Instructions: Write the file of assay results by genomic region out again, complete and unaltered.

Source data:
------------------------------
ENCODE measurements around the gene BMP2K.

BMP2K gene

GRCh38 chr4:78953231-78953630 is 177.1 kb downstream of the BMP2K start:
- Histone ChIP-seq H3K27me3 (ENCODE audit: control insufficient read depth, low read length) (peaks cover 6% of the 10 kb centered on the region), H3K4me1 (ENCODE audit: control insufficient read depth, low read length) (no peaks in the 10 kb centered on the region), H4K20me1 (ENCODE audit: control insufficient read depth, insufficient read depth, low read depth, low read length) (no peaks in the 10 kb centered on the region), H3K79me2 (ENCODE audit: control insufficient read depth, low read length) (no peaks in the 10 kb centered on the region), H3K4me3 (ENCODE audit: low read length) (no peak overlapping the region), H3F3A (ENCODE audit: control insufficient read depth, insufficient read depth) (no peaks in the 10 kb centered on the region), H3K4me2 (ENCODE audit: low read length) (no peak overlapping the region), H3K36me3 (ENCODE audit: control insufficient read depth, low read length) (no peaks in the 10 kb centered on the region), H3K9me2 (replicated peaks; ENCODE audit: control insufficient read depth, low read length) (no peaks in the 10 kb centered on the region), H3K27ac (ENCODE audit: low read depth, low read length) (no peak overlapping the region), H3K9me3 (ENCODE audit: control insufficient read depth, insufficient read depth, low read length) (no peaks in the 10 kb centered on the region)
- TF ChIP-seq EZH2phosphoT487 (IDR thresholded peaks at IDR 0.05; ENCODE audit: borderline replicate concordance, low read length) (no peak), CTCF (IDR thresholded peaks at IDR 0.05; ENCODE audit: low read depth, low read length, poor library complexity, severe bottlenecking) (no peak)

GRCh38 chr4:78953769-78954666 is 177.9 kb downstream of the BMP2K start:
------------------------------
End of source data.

ENCODE measurements around the gene BMP2K.

BMP2K gene

GRCh38 chr4:78953231-78953630 is 177.1 kb downstream of the BMP2K start:
- Histone ChIP-seq H3K27me3 (ENCODE audit: control insufficient read depth, low read length) (peaks cover 6% of the 10 kb centered on the region), H3K4me1 (ENCODE audit: control insufficient read depth, low read length) (no peaks in the 10 kb centered on the region), H4K20me1 (ENCODE audit: control insufficient read depth, insufficient read depth, low read depth, low read length) (no peaks in the 10 kb centered on the region), H3K79me2 (ENCODE audit: control insufficient read depth, low read length) (no peaks in the 10 kb centered on the region), H3K4me3 (ENCODE audit: low read length) (no peak overlapping the region), H3F3A (ENCODE audit: control insufficient read depth, insufficient read depth) (no peaks in the 10 kb centered on the region), H3K4me2 (ENCODE audit: low read length) (no peak overlapping the region), H3K36me3 (ENCODE audit: control insufficient read depth, low read length) (no peaks in the 10 kb centered on the region), H3K9me2 (replicated peaks; ENCODE audit: control insufficient read depth, low read length) (no peaks in the 10 kb centered on the region), H3K27ac (ENCODE audit: low read depth, low read length) (no peak overlapping the region), H3K9me3 (ENCODE audit: control insufficient read depth, insufficient read depth, low read length) (no peaks in the 10 kb centered on the region)
- TF ChIP-seq EZH2phosphoT487 (IDR thresholded peaks at IDR 0.05; ENCODE audit: borderline replicate concordance, low read length) (no peak), CTCF (IDR thresholded peaks at IDR 0.05; ENCODE audit: low read depth, low read length, poor library complexity, severe bottlenecking) (no peak)

GRCh38 chr4:78953769-78954666 is 177.9 kb downstream of the BMP2K start: